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Teen Suicide Risk Factors, Warning Signs, And What Parents Can Do

Being able to recognize the signs and get help could save a life.
Suicide is the second-most common cause of death in Canadian teenagers.
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Suicide is the second-most common cause of death in Canadian teenagers.

It's terrifying to think about and devastating for parents when it happens, but teen suicide is also unnervingly common.

Suicide is the second-most common cause of death among adolescents age 15-19 in Canada, outnumbered only by accidents, according to Statistics Canada. Teens struggling with mental illness and addiction have the highest rates of suicide attempts in the country, noted a report by the World Health Organization last year. The child suicide rate in Canada is among the top five globally, the Canadian Press reported.

And a recent Toronto Star/Ryerson School of Journalism investigation found that more than 5,800 kids and teens died by suicide across Canada during the last 13 years.

Watch this message to teens considering suicide:

Oct. 10 is World Mental Health Day. To mark the event, the Canadian Paediatric Society (CPS) tweeted a link to their tips to identify and treat early signs of suicide in adolescents.

"Suicide is a leading and preventable cause of death among Canadian children," CPS wrote in their practice points.

"Parents and/or guardians should be encouraged to allow open communication with the adolescent, particularly regarding negative feeling states and suicidal thoughts, and to ensure the home environment is safe."

What are the risk factors?

CPS noted that mental illness, previous suicide attempts or deliberate self-harm, impulsivity, precipitating factors (such as a breakup, conflict with peers, bullying, or academic disappointment), family conflict, parental mental illness, and lack of a supportive environment are all risk factors.

"First Nations, Métis and Inuit adolescents are at particular risk of suicide, with four to five times greater rates of suicide in these populations compared with non-Aboriginal youth," CPS said.

Watch how residential school's legacy has taken a toll on Indigenous youth mental health:

Suicide rates in Inuit youth are among the highest in the world — 11 times the national average, according to Statistics Canada.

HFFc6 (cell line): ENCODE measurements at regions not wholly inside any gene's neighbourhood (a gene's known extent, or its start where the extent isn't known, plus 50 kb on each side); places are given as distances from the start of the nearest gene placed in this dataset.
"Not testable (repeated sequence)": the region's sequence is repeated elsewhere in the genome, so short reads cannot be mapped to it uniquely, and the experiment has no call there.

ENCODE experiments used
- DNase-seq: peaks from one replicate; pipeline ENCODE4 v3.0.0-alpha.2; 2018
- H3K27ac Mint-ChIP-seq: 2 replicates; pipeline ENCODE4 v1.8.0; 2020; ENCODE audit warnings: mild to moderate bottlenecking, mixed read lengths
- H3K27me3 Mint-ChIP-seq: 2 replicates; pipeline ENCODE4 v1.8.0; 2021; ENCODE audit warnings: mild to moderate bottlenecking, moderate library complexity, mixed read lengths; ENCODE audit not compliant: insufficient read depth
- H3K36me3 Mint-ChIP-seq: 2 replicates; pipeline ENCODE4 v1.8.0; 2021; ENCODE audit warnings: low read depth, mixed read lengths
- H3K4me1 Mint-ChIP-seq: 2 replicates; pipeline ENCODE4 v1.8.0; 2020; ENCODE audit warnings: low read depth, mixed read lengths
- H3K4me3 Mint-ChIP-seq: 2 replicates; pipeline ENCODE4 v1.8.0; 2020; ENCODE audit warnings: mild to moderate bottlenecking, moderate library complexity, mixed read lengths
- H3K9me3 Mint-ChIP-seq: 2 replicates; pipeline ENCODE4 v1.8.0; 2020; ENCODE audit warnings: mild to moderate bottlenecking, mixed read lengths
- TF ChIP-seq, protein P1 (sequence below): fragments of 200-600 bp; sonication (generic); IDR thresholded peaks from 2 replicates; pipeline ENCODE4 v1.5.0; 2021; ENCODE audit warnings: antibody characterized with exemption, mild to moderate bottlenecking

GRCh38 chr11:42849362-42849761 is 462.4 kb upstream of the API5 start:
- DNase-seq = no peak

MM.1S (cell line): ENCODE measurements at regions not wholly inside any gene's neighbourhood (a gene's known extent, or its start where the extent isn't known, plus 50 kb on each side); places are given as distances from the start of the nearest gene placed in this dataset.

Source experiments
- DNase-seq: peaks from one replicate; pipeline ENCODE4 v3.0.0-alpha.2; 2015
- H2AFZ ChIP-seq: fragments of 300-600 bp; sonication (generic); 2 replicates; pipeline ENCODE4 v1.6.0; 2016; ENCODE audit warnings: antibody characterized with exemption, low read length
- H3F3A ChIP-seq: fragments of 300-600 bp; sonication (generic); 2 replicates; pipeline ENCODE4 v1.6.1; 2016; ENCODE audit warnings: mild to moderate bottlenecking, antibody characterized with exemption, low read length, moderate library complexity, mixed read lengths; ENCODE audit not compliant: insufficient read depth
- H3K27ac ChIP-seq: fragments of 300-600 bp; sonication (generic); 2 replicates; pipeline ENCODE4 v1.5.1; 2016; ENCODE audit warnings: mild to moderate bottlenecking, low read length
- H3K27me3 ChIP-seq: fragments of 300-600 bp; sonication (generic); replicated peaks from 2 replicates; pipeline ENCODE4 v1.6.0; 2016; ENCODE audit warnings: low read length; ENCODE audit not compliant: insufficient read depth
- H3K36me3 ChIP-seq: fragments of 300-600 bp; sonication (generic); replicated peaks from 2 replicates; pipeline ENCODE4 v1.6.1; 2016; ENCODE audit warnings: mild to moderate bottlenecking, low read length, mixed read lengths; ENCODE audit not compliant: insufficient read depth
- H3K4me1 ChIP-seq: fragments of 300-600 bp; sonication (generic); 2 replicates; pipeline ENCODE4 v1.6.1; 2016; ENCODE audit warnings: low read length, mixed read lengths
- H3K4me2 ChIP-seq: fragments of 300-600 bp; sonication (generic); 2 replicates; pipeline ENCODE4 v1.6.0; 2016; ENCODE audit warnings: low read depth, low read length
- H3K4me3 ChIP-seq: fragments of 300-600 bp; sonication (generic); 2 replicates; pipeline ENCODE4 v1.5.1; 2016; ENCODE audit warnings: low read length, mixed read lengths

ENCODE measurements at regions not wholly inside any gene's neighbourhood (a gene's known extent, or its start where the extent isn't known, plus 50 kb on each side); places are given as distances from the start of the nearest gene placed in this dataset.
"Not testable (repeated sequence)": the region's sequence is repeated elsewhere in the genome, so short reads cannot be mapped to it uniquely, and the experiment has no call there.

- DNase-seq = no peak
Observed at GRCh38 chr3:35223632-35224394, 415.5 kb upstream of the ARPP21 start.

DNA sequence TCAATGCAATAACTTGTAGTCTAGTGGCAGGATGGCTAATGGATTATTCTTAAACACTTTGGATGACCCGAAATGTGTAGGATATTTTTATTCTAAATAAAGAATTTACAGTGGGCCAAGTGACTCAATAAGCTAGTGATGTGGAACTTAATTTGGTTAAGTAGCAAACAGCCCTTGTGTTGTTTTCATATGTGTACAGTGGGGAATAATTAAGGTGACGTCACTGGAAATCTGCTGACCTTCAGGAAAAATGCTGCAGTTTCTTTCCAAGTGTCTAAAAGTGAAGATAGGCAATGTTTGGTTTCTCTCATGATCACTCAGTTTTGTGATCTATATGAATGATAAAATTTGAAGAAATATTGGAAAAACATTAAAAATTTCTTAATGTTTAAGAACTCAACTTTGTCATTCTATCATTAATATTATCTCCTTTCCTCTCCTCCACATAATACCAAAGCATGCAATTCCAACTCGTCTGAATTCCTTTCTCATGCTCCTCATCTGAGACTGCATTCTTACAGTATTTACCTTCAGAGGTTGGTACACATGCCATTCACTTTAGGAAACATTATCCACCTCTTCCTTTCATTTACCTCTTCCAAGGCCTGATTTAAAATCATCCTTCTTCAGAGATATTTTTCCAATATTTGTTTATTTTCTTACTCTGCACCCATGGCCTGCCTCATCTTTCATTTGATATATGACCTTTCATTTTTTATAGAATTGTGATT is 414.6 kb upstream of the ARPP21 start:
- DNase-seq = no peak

What are the warning signs?

There are suicide warning signs parents and guardians can watch for, the Children's Hospital of Eastern Ontario (CHEO) notes on its website.

These include talking about suicide and asking what it would be like if they were no longer around, expressing feelings of worthlessness, seeming hopeless about the future (saying things like "What's the use?"), and becoming obsessed with giving away their belongings, CHEO said.

Additional warning signs can include a preoccupation with death, withdrawing from friends and family, aggressive or hostile behaviour, neglecting personal appearance, running away from home, risk-taking behaviour, and a change in personality, HealthLink BC adds on its website.

What to do if you believe your kid is having thoughts of suicide

"... Don't be afraid to ask about suicide," CHEO said on its website, adding that studies have shown that you can't plant suicide ideas in someone's head.

"Hopefully your child will never feel this way, but if she does, the fact that you have raised the topic will make it easier for your child to confide in you."

Don't be afraid to ask your teen about suicide.
Tassii via Getty Images
Don't be afraid to ask your teen about suicide.

Talk, listen, express your concerns, tell your child what you're noticing, ask specifically if your child has thoughts about suicide, and trust your instincts, CHEO said.

"Even if your child says 'no' when you directly ask about thoughts of suicide, trust your instincts. If you are worried your child or teen is in immediate danger for suicide, then get help," CHEO said.

Don't leave your child alone if they say they can't stop thinking about suicide or has plans to hurt themselves, CHEO added. "Call 911 if your child or teen is going to carry out a plan to kill themselves, or has made an attempt."

Parents should take all threats of suicide seriously, and seek immediate treatment, HealthLink BC said.

"Adolescents judged (by a doctor) to be at substantial risk of suicide should be referred for psychiatric evaluation and, if necessary, for assessment in the emergency department and hospitalization," CPS noted in its practice point for pediatricians.

Are you in a crisis? If you need help, contact Crisis Services Canada at their website or by calling 1-833-456-4566. If you know someone who may be having thoughts of suicide, visit CAMH's resource to learn how to talk about suicide with the person you're worried about.

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